LYNDON – Many questioned the merger between Johnson State College and Lyndon State College, mostly asking why they did not name the new school “Lyndon Johnson University.” The answer to that question is simple: they were unable to convince Baines College Consulting in New Jersey to join the new organization, leaving them to choose the Northern Vermont University name. But others have also questioned the distance between the two schools. With over an hour of driving from one campus to the other, how could this possibly work? But school planners say they would never have agreed to the deal without a solution, and now they are ready to reveal the plan to the public.
Work is already underway on a bullet train that will travel between the two campuses, covering the 40 mile distance in only 12 minutes. Trains will run every 15 minutes between the two stations, named after two important figures in Vermont’s history, Linda Ann Judson Richards, America’s first trained nurse, and Revolutionary War hero Gen. John Nixon, who is buried in Weybridge, VT.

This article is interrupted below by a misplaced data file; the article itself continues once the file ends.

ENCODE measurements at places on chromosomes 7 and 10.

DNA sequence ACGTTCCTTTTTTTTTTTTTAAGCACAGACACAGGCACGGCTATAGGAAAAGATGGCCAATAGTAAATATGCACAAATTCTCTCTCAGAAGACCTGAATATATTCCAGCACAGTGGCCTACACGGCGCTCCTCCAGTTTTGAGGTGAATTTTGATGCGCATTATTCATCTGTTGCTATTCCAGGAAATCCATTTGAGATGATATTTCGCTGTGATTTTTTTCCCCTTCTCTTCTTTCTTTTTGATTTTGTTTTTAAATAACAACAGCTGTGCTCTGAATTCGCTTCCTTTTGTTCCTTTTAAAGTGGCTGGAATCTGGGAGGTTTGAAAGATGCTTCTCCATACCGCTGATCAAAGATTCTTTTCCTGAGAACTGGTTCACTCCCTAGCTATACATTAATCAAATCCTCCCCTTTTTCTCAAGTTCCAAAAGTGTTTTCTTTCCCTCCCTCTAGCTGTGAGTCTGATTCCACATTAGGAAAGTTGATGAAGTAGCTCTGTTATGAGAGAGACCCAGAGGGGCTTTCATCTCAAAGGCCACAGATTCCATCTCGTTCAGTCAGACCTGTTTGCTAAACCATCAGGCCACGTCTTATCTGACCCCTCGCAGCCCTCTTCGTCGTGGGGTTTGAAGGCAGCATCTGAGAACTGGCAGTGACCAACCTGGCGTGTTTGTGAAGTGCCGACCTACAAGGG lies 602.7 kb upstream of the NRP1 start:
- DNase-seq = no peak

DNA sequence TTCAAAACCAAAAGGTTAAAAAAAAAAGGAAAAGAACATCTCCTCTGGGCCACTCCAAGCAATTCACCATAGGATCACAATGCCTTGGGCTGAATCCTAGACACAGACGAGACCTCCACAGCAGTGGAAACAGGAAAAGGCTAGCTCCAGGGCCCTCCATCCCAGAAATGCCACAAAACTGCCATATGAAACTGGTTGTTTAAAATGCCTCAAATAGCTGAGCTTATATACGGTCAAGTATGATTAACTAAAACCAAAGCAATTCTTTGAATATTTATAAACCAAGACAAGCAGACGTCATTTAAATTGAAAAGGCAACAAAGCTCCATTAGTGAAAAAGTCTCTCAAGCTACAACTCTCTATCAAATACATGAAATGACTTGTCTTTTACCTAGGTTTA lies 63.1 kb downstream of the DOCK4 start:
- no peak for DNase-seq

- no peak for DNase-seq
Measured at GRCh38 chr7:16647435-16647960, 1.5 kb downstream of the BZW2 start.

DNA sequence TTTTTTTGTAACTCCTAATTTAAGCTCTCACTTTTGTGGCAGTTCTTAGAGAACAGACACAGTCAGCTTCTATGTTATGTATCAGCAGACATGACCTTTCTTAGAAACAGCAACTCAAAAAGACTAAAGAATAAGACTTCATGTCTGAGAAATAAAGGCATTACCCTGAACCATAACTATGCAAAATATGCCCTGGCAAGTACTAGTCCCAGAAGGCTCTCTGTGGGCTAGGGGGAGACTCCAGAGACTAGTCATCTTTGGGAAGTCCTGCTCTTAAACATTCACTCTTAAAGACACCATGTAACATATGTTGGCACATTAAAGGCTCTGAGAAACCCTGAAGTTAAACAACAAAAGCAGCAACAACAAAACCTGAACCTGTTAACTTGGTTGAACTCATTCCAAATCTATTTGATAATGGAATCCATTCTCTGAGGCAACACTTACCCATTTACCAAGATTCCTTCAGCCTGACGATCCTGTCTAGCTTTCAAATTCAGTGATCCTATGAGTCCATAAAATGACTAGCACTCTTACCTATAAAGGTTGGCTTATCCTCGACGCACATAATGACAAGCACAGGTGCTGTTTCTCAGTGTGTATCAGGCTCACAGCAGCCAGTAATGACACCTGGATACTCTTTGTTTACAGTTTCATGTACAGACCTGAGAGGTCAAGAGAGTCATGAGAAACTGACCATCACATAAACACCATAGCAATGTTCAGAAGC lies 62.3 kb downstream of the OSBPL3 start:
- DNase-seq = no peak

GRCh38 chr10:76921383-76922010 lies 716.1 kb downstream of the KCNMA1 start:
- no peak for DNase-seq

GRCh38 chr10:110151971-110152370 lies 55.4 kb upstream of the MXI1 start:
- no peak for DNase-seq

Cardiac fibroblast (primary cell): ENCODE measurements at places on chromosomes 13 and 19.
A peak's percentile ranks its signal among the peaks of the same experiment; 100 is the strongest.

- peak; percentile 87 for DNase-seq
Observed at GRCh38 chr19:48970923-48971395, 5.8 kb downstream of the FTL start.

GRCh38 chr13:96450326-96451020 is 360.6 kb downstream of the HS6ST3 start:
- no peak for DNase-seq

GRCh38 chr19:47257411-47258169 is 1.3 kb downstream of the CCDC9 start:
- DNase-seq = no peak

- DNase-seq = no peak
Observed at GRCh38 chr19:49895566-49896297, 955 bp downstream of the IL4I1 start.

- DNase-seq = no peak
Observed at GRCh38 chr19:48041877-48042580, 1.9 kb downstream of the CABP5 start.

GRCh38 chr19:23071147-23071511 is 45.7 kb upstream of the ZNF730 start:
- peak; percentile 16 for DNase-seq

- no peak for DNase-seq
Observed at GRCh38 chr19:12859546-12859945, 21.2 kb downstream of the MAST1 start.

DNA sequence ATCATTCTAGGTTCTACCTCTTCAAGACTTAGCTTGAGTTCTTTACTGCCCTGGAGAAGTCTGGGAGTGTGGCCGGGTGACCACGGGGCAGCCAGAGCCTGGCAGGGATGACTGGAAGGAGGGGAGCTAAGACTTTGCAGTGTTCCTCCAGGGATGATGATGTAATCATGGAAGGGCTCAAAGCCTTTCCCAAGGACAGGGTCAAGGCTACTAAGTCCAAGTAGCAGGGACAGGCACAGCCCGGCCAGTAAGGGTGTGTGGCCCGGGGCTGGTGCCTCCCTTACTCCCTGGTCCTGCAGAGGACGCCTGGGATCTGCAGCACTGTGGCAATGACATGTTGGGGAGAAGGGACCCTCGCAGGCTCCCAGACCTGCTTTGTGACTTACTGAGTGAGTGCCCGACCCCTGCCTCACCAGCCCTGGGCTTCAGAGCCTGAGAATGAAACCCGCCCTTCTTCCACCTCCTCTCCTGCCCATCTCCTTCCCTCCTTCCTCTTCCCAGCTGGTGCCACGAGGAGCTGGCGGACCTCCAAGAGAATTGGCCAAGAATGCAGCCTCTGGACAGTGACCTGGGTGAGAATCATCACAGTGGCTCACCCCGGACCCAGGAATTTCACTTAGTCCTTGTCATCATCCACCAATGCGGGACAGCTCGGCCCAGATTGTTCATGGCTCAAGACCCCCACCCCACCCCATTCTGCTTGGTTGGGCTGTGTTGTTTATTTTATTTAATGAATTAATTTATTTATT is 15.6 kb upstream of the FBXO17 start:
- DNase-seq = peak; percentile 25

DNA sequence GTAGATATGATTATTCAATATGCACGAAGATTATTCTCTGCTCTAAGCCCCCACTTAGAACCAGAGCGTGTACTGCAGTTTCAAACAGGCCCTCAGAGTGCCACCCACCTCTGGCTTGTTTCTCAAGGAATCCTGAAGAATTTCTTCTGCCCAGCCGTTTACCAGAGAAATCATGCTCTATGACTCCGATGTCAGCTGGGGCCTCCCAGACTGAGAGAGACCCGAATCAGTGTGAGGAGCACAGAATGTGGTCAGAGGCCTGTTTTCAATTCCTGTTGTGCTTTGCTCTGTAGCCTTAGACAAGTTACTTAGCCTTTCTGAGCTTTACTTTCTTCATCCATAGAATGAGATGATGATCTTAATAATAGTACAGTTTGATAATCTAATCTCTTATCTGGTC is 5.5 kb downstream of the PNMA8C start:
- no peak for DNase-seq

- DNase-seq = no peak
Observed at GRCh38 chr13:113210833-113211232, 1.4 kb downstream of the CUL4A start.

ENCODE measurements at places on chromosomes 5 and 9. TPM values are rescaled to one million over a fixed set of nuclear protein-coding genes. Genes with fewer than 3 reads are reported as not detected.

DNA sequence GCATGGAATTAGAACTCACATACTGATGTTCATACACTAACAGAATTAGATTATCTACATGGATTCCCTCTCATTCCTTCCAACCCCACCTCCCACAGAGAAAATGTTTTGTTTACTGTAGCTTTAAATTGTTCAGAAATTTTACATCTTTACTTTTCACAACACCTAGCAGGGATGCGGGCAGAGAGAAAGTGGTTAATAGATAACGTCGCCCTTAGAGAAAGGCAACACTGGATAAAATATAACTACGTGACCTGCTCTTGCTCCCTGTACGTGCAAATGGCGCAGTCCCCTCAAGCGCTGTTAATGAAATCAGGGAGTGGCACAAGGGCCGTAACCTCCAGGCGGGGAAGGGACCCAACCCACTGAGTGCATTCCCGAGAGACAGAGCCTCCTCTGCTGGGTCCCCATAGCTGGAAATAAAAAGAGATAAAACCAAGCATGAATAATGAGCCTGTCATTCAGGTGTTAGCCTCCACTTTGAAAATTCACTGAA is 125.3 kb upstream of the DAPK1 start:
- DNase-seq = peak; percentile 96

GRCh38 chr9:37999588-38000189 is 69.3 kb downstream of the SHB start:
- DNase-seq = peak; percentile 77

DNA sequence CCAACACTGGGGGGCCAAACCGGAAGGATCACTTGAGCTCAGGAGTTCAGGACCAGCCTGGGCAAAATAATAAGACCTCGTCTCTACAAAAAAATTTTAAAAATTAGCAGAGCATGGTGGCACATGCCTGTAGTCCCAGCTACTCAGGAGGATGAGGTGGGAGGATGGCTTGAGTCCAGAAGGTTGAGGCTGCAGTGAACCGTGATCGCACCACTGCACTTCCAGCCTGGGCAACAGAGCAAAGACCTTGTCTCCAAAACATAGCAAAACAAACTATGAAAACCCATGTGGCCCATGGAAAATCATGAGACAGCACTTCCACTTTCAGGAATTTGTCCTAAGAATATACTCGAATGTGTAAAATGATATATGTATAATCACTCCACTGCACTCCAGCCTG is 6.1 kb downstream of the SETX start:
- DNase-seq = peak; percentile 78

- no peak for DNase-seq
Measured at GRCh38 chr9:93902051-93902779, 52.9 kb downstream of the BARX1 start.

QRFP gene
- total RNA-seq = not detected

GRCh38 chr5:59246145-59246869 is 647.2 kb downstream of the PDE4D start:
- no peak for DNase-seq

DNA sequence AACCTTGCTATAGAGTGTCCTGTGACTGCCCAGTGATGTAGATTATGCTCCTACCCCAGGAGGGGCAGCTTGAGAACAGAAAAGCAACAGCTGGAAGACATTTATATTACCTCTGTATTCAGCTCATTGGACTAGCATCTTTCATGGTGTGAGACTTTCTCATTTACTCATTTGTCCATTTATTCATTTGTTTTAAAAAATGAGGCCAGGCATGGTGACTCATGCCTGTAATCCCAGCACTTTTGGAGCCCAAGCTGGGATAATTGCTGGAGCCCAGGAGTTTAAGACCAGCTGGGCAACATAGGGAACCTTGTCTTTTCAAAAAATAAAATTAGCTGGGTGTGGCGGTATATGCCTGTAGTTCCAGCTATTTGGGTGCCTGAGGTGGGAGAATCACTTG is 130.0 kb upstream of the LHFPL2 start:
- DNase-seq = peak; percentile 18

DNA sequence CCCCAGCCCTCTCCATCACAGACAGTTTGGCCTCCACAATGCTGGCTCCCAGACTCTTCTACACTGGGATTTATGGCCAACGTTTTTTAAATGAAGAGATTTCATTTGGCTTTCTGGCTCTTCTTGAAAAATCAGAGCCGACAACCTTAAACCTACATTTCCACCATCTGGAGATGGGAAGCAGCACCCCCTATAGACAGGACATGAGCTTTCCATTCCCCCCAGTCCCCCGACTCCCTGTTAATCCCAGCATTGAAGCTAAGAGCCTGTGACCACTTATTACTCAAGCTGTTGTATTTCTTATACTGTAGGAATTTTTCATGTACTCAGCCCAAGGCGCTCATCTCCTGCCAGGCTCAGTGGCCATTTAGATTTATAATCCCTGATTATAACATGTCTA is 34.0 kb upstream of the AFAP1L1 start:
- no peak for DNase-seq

The tracks will be wide enough for two trains, each paid for through sponsorships, and will run trains back and forth simultaneously between the stations from 5 AM until midnight every day. The first train will be called “The Harding,” sponsored by Paul B. Harding of mega-law firm Martin, Harding, and Mazzotti. The train will display an advertisement for the company on the sides featuring their 1-800-LAW-1010 telephone number and inside the train their jingle will be played on repeat. The second train has been sponsored by the town of Warren, VT and will feature advertising material encouraging local tourism.
The trains should be up and running by the fall, so students will jump on the “Warren” or “Harding” to travel the Richards-Nixon line between Lyndon and Johnson campuses for classes, giving them plenty of time to grab a snack from the cafe, now sponsored by the family of architect Gerald Bull, and by Lamoille Valley Ford in Hardwick.